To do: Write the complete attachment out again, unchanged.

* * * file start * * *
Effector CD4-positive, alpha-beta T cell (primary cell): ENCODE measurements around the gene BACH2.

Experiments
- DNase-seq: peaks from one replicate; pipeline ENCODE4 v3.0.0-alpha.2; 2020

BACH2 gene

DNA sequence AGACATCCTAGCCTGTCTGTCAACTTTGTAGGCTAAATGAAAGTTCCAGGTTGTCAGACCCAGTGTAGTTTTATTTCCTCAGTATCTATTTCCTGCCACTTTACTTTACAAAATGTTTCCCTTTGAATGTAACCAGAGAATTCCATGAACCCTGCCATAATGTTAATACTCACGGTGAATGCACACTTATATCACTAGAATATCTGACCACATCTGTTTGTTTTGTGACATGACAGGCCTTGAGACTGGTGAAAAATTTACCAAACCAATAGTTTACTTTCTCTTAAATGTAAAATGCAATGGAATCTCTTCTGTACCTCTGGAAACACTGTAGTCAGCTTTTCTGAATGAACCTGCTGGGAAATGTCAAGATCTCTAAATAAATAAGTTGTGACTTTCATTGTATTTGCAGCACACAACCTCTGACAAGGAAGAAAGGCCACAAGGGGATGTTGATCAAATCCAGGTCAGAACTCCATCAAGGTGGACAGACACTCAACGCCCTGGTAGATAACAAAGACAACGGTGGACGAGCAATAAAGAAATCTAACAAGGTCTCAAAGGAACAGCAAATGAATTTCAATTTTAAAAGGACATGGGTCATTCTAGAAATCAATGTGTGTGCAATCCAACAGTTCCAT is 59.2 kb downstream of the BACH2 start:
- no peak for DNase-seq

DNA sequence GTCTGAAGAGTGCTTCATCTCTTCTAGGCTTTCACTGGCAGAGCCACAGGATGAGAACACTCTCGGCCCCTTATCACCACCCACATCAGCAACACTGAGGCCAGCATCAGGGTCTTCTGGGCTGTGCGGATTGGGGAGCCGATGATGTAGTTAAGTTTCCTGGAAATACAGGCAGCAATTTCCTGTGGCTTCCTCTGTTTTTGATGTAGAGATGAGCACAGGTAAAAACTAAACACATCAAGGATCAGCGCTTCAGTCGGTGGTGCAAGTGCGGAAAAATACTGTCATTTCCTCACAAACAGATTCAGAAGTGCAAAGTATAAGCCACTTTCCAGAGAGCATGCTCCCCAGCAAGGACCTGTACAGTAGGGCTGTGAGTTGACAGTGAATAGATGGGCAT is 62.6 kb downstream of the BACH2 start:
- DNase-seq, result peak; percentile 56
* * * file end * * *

Effector CD4-positive, alpha-beta T cell (primary cell): ENCODE measurements around the gene BACH2.

Experiments
- DNase-seq: peaks from one replicate; pipeline ENCODE4 v3.0.0-alpha.2; 2020

BACH2 gene

DNA sequence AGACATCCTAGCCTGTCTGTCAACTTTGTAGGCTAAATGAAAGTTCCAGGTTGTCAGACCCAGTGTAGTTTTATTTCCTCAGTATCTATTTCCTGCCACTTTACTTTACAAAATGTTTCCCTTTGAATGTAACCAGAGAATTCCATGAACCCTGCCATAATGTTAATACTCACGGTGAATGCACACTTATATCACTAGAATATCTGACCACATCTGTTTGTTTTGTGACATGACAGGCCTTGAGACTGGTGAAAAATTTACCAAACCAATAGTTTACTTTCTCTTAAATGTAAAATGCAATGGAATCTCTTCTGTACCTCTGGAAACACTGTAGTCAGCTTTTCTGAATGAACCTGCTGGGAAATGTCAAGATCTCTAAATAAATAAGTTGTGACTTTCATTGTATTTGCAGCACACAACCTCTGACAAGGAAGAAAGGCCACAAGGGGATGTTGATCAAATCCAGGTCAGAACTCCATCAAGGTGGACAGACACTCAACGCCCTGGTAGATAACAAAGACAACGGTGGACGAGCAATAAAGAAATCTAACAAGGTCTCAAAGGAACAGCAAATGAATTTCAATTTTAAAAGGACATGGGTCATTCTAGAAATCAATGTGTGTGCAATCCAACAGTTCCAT is 59.2 kb downstream of the BACH2 start:
- no peak for DNase-seq

DNA sequence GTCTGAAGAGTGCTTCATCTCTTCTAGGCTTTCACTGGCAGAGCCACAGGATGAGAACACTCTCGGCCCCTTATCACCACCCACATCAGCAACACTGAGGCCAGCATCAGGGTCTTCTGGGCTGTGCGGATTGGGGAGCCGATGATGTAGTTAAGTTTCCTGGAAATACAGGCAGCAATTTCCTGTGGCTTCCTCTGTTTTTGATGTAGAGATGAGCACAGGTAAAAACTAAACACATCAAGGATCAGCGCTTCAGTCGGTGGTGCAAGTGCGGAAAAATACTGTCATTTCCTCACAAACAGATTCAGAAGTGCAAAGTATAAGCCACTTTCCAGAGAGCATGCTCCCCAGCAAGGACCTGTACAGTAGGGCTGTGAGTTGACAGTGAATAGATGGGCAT is 62.6 kb downstream of the BACH2 start:
- DNase-seq, result peak; percentile 56